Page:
Employee Satisfaction or Employee Engagement?
Home » Articles » Surveys

Employee Satisfaction or Employee Engagement?

by Ashok Grover

Are you measuring the Employee Satisfaction or Employee Engagement? What is the difference between the two? Or was Shakespeare right when he said, "What is in a name?"

This organization had been conducting an annual Employee Satisfaction Survey for the last six years with marginal improvements here and there. The departure of the HR manager resulted into a void and after a couple of months, came a new manager, who was acquainted with the Employee Engagement Survey while working with one of his previous employers. Very soon, an Employee Engagement Survey was conducted in the organization.

Did it bring a welcome change? Not really! In fact, the only change was in the name. It was the same old Employee Satisfaction Survey with exactly the same questionnaire... with a new name! And at least in this case, Shakespeare was proved right, “What is in a name!” Only the name does not change the game!

Surely, satisfied employees are happy to report on duty and do what is asked of them or may be a little more.... and in some cases, the bare minimum to stay safe in their job. Their needs are met by the organization and they may not have any reason to go above and beyond. Such employees may help an organization to run smoothly; but do not make it great. To take an organization on the accelerated growth path, you need more than “satisfied” employees.... employees who are motivated, employees who are inspired, employees who are passionate about their jobs, and employees who are engaged! Engaged employees are emotionally attached to the goals of the organization. They attend to their job with a high degree of commitment and are always looking for ways and means to deliver high performance, using their discretionary efforts, without being asked, without being watched!

And merely a change in the name of your survey cannot make that happen! For that matter, no survey can bring in any improvement, unless followed by a thorough analysis and an appropriate action plan... and an appropriate action plan can come out only of an appropriate questionnaire.   

Before having a peep into the satisfaction vs. engagement issue, let us have a look at a few facts:

A poll conducted by Gallup, showed that the organizations with high engagement ratings experience: 

  • 86% higher customer/client ratings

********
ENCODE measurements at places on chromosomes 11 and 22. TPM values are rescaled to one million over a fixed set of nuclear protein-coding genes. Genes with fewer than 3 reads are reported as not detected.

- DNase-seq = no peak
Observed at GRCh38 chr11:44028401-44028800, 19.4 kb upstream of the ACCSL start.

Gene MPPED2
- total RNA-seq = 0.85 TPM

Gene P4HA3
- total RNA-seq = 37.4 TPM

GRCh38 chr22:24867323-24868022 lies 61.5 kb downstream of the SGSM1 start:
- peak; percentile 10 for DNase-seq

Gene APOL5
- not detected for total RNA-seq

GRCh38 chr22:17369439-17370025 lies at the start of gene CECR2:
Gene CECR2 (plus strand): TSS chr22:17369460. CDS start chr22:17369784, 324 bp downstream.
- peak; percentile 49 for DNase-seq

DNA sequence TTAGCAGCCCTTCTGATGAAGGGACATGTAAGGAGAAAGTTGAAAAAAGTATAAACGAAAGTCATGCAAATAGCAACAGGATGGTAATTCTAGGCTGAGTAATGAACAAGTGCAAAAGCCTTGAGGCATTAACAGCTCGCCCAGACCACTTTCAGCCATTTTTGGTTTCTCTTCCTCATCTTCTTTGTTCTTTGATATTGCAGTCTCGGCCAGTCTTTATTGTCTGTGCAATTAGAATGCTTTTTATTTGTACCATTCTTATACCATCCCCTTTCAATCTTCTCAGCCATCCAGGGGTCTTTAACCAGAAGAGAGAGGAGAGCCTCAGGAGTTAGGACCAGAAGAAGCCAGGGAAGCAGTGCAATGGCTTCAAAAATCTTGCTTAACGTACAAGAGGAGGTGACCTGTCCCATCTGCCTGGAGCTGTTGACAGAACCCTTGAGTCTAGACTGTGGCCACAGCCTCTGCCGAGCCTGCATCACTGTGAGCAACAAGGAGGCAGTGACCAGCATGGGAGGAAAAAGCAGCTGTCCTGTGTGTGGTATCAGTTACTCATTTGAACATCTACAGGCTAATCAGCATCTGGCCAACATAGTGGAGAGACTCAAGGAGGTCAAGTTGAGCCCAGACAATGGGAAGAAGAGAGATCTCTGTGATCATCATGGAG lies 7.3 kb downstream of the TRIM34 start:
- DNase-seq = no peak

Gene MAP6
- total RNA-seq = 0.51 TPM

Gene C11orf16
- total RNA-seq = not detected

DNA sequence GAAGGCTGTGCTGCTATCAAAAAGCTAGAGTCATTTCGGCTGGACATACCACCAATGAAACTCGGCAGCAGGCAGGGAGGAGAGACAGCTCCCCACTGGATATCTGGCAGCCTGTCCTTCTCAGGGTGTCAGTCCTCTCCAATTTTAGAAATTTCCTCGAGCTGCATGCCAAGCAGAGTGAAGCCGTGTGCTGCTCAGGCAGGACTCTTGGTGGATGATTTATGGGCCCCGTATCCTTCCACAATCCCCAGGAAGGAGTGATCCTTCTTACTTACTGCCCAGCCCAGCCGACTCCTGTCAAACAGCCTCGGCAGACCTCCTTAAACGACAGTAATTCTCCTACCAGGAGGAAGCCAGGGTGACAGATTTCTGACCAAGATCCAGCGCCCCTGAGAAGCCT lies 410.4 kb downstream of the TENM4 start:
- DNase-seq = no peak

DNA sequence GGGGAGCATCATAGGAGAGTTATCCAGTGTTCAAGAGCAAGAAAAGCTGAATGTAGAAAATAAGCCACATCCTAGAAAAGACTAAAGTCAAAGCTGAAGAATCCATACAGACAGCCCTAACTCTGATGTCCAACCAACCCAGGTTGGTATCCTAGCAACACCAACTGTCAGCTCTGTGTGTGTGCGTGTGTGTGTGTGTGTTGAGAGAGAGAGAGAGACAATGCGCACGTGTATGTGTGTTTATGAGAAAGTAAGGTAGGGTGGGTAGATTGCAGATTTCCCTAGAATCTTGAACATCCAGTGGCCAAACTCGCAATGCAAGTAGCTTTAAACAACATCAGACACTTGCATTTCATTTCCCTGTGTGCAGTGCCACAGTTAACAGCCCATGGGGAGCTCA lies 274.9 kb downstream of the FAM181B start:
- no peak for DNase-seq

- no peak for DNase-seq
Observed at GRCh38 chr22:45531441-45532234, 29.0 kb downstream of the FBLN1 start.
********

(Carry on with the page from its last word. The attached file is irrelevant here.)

• 70% less turnover
  • 70% higher productivity
  • 44% higher profitability
  • 78% better safety records

These numbers are an eye-opener for the people who believe that employee engagement is only a fad and HR jargon. The fact is that the employees really want to be engaged. Unfortunately, it is equally true that at any time, on an average, half of the employed population come in the “wanting to leave” category, a majority of them citing lack of employer engagement as their principal reason for leaving.

Employee satisfaction surveys address topics such as compensation, workload, perceptions of management, flexibility, teamwork, resources, etc. All these issues are important to organizations who want to keep their employees happy and reduce attrition. But, it may be worthwhile to watch who the “retained” employees are. Unfortunately, the employees “wanting to leave” includes top performers... and according to “The Conference Board”, disengaged employees are 24% less likely to quit than the engaged employees. So, is employee retention the only goal?

Sustainable engagement requires that the employees are driven by more than fluctuating variables such as exciting projects or extrinsic motivators like monetary rewards. By and large, talented and motivated employees want to be empowered and engaged in meaningful work. They love to be challenged and pushed. They look for personal and professional development opportunities so that they may grow and advance in their careers.

Though employee engagement does include employee satisfaction, do not think that you can start with satisfaction surveys and graduate to employee engagement in due course. By doing so, you may be focusing on increasing the wrong kind of employee satisfaction. You run the risk of encouraging those employees who are adding the least value while driving out your most talented ones.

Ashok Grover is an expert in people assessment and focused executive / leadership coaching. He is Director at Skillscape, a company with a vision of Value Creation by enhancing people and organizational competencies.

His last assignment was with the JBM Group as Corporate Chief Human Resource Officer. He has over four decades of experience in operations, materials, information technology and people development with Parle Group, Mohan Meakins Group, Hawkins Cookers Limited and JBM Group.

© 2016-2019 - skillscape.net All Rights reserved
Powered by ITPL